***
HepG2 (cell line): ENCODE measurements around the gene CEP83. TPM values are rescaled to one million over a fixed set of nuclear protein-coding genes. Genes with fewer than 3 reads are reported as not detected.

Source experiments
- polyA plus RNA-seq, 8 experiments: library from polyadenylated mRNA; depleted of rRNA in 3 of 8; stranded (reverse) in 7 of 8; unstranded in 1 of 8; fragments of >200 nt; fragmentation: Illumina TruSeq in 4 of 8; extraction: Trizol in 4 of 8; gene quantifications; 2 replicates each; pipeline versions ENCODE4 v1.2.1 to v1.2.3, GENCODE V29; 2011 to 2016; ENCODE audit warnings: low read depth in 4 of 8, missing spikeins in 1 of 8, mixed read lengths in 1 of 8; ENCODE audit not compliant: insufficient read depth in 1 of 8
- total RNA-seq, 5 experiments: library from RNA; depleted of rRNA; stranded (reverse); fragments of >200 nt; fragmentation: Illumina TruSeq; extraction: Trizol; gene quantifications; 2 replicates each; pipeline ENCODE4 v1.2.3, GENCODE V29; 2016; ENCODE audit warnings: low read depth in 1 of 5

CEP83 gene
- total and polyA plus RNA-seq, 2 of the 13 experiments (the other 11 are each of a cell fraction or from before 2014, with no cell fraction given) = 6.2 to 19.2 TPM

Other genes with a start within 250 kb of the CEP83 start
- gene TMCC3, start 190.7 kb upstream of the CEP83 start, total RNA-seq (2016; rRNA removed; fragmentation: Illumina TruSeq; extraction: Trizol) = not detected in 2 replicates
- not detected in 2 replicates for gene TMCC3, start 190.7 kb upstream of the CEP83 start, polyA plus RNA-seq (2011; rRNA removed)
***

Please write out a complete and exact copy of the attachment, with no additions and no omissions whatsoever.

HepG2 (cell line): ENCODE measurements around the gene CEP83. TPM values are rescaled to one million over a fixed set of nuclear protein-coding genes. Genes with fewer than 3 reads are reported as not detected.

Source experiments
- polyA plus RNA-seq, 8 experiments: library from polyadenylated mRNA; depleted of rRNA in 3 of 8; stranded (reverse) in 7 of 8; unstranded in 1 of 8; fragments of >200 nt; fragmentation: Illumina TruSeq in 4 of 8; extraction: Trizol in 4 of 8; gene quantifications; 2 replicates each; pipeline versions ENCODE4 v1.2.1 to v1.2.3, GENCODE V29; 2011 to 2016; ENCODE audit warnings: low read depth in 4 of 8, missing spikeins in 1 of 8, mixed read lengths in 1 of 8; ENCODE audit not compliant: insufficient read depth in 1 of 8
- total RNA-seq, 5 experiments: library from RNA; depleted of rRNA; stranded (reverse); fragments of >200 nt; fragmentation: Illumina TruSeq; extraction: Trizol; gene quantifications; 2 replicates each; pipeline ENCODE4 v1.2.3, GENCODE V29; 2016; ENCODE audit warnings: low read depth in 1 of 5

CEP83 gene
- total and polyA plus RNA-seq, 2 of the 13 experiments (the other 11 are each of a cell fraction or from before 2014, with no cell fraction given) = 6.2 to 19.2 TPM

Other genes with a start within 250 kb of the CEP83 start
- gene TMCC3, start 190.7 kb upstream of the CEP83 start, total RNA-seq (2016; rRNA removed; fragmentation: Illumina TruSeq; extraction: Trizol) = not detected in 2 replicates
- not detected in 2 replicates for gene TMCC3, start 190.7 kb upstream of the CEP83 start, polyA plus RNA-seq (2011; rRNA removed)